James Kirk defeated the M5 and Vaal computers. He even defeated the zenith of all computers, V-GER.

How many computers has he defeated?

  • 10
    Does beating Spock at three-dimensional chess count? Dec 7, 2020 at 20:17
  • 2
    Does defeating 3D chess computers count?
    – user89104
    Dec 7, 2020 at 20:53
  • 3
    Yeah, I think you'd need to define your parameters for what constitutes a 'computer' here--including, possibly, concepts like sentience and/versus consciousness (and/versus sapient, etc.). Remembering that SciFi and the ST Universe have evolving--sometimes conflicting and contradicting--definitions and uses of all of these terms (and more).
    – wcullen
    Dec 7, 2020 at 21:07
  • 3
    None. He's been in a holodeck simulation the entire time and the computer is letting him win. It's the only logical explanation for all his miraculous escapes, especially given documented examples of people being unable to determine they're in a sim.
    – ceejayoz
    Dec 8, 2020 at 17:01
  • 4
    @JohnFerguson If a computer can be defeated merely by somebody talking to it, then the programmers who wrote it certainly didn't bother to validate input. How they got a job writing software without doing such a simple quality check is beyond me.
    – user89104
    Dec 8, 2020 at 17:57

3 Answers 3


I'm counting androids/robots in with this. Some minor spoilers if you've not watched TOS

  1. The Return of the Archons
  2. A Taste of Armageddon
  3. The Doomsday Machine
  4. The Apple (Vaal)
  5. The Ultimate Computer (M-5 multitronic unit)
  6. Spock's Brain
  7. For the world is hollow and I have touched the sky
  8. That which survives
  9. Requiem for Methuselah - It's iffy, but Kirk did cause Rayna Kapec to shut down due to her conflicted emotions for him
  10. What are little girls made of? (4, since I consider Ruk to have been turned by Kirk, leading to his demise)
  11. I, Mudd (multiple)
  12. Star Trek: The Motion Picture (V'Ger, since the Ilia probe was part of it)
  13. Star Trek II (mentioned) Kirk reprogrammed the Kobayashi Maru simulation

I'm going to ballpark I, Mudd at 10, since trying to keep track of how many androids there are is nearly impossible due to their reuse of actors/actresses. That gives us about 29 distinct computers

  • 3
    if Ilia probe counts, then an even further stretch could be the 'whale' probe from STIV
    – NKCampbell
    Dec 7, 2020 at 21:44
  • 5
    I don't count Ilia separate since she was clearly a part of V'Ger (Kirk's calling V'Ger's bluff when he cleared the bridge was proof of that). We don't know anything about the STIV probe (it could have been full of space whales for all we know) so I couldn't count it. Plus it wasn't really Kirk that beat it, but George and Gracie
    – Machavity
    Dec 7, 2020 at 22:03
  • 1
    I don't count 4 androids destroyed by Kirk in "What Are Little Girls Made Of?" There were 5 androids in that episode: Ruk, Korby, Brown, Andrea, and the fake-Kirk. The real Kirk persuaded Ruk to turn against Korby, and he also defeated Brown, but that's it. Korby destroyed Ruk. Andrea destroyed the fake-Kirk. Andrea also destroyed Korby along with herself. So by that count, Kirk defeated 1 of the 5 androids in that episode.
    – RichS
    Dec 8, 2020 at 3:21
  • 4
    What about Nomad? Dec 8, 2020 at 7:25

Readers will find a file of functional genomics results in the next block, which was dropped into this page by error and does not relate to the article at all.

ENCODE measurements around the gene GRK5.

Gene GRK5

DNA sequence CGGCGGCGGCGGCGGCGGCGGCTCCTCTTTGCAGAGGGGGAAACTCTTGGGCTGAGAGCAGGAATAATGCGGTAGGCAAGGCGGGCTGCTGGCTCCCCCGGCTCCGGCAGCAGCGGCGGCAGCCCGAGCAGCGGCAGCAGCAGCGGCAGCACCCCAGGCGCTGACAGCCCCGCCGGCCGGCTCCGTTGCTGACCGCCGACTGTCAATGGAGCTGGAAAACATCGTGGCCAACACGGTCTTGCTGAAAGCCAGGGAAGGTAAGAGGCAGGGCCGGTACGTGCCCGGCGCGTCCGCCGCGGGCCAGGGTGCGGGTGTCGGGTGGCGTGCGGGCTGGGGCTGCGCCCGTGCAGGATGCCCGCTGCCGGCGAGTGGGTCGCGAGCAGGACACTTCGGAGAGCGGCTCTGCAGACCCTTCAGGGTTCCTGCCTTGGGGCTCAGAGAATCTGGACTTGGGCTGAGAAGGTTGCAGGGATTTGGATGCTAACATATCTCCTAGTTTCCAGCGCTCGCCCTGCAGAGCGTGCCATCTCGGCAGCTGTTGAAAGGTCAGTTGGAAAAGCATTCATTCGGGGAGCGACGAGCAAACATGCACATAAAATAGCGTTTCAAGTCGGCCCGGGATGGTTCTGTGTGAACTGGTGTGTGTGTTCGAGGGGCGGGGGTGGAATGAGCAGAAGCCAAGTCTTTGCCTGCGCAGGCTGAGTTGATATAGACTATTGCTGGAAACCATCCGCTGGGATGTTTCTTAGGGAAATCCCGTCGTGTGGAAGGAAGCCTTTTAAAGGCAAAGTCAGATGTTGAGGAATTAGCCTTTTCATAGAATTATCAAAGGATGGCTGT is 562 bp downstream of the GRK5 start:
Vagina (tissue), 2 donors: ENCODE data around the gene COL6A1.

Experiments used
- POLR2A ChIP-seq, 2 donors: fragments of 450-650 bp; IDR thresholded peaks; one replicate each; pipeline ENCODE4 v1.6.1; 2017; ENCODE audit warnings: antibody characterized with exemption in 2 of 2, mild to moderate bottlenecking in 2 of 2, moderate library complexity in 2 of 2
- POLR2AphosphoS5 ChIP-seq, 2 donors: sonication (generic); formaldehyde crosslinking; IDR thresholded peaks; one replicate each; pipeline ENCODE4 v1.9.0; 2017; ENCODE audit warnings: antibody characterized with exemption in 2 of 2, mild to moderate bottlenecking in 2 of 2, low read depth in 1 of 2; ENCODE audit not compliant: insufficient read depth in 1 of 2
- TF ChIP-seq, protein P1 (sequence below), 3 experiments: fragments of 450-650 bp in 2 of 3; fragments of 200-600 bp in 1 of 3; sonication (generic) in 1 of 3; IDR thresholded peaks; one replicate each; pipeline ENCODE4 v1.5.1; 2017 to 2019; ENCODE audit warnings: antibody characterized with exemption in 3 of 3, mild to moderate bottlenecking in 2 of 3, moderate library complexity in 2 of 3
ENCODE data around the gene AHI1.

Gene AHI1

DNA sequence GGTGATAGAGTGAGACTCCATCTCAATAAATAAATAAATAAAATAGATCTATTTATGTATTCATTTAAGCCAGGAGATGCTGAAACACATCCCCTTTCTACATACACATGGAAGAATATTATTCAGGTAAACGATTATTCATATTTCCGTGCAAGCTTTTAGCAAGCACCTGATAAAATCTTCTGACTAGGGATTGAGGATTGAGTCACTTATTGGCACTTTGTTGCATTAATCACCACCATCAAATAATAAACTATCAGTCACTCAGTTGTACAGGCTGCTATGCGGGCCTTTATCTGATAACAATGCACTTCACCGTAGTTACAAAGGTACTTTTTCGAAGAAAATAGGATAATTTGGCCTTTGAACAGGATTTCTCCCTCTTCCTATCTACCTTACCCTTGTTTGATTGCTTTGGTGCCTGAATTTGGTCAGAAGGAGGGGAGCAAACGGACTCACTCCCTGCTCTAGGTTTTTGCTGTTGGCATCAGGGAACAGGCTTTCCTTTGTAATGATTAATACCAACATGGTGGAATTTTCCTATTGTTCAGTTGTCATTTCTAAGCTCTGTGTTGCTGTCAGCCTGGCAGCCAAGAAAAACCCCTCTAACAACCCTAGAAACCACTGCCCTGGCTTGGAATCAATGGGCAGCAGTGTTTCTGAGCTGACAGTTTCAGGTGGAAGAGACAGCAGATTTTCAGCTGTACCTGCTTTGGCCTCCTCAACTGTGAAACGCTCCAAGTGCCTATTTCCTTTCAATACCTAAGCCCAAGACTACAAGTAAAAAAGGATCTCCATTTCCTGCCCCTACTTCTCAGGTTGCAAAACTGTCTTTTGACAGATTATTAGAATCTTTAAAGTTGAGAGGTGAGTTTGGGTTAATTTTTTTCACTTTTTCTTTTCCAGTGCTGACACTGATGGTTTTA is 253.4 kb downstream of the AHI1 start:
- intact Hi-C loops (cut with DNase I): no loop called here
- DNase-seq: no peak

• 6
    @NKCampbell The whale probe wasn't "defeated". It was merely satisfied by the returned presence of whales and left of its own volition. If anything, it won because it got what it wanted. Also we don't know if that was a computer - there may have been living creatures controlling it. Dec 8, 2020 at 14:43

Machavity's answer lists 13 episodes or movies when he thinks that Captain Kirk defeated a computer.

If someone isn't convinced that Kirk defeated a computer in one or more of them he can take them off the list. And if someone thinks that Kirk also defeated a computer in other productions he can add them to the list.

But at the moment we can accept thirteen as the "lucky" number of productions where Kirk defeated computers.

So that means that James Kirk defeated thirteen computers?

In "What Are Little Girls Made of?" a group of five androids on a planet had a plan to take over the Federation. Kirk's actives resulted in the destruction of all five and thus the defeat of their attempt. So Kirk could be credited with the defeat of one to five computers in this episode, depending on how directly or indirectly counts as defeated.

HOw many computers/robots/androids did Kirk defeat in "I, Mudd"? Machavity's answer describes them as multiple, and in another place says:

I'm going to ballpark I, Mudd at 10, since trying to keep track of how many androids there are is nearly impossible due to their reuse of actors/actresses.

In "I, Mudd" there is a scene with Spock and Norman at Norman's console:

SPOCK: Very interesting. Very interesting. This is a most unusual device.

NORMAN: It is our central control complex.

SPOCK: Did I understand there are more than two hundred thousand of you?

NORMAN: Two hundred and seven thousand, eight hundred and nine.


So that indicates that the total number of androids on the planet Mudd when Kirk defeated them should have been about:

Two hundred and seven thousand, eight hundred and nine.

And it would have been exactly 207,809 unless Norman lied to Spock or unless there was a change in the number of androids between that moment and the defeat of the androids, such as the production of any more of Mudd's favorite models of androids.

So we could say that Kirk defeated 207,809 computers in "I, Mudd", plus one to five computers in "What Are Little Girls Made of?", plus eleven other computers in other episodes and movies if we accept Machavity's list. So Kirk should have defeated a grand total of 207,821 to 207,825 computers.

But what about networks of computers? I found examples of early use of computer networks in the late 1950s and early to mid 1960s at:


So possibly the creators of TOS imagined that some of the computers shown on TOS with more than one visible section could have been two or more computers networked together.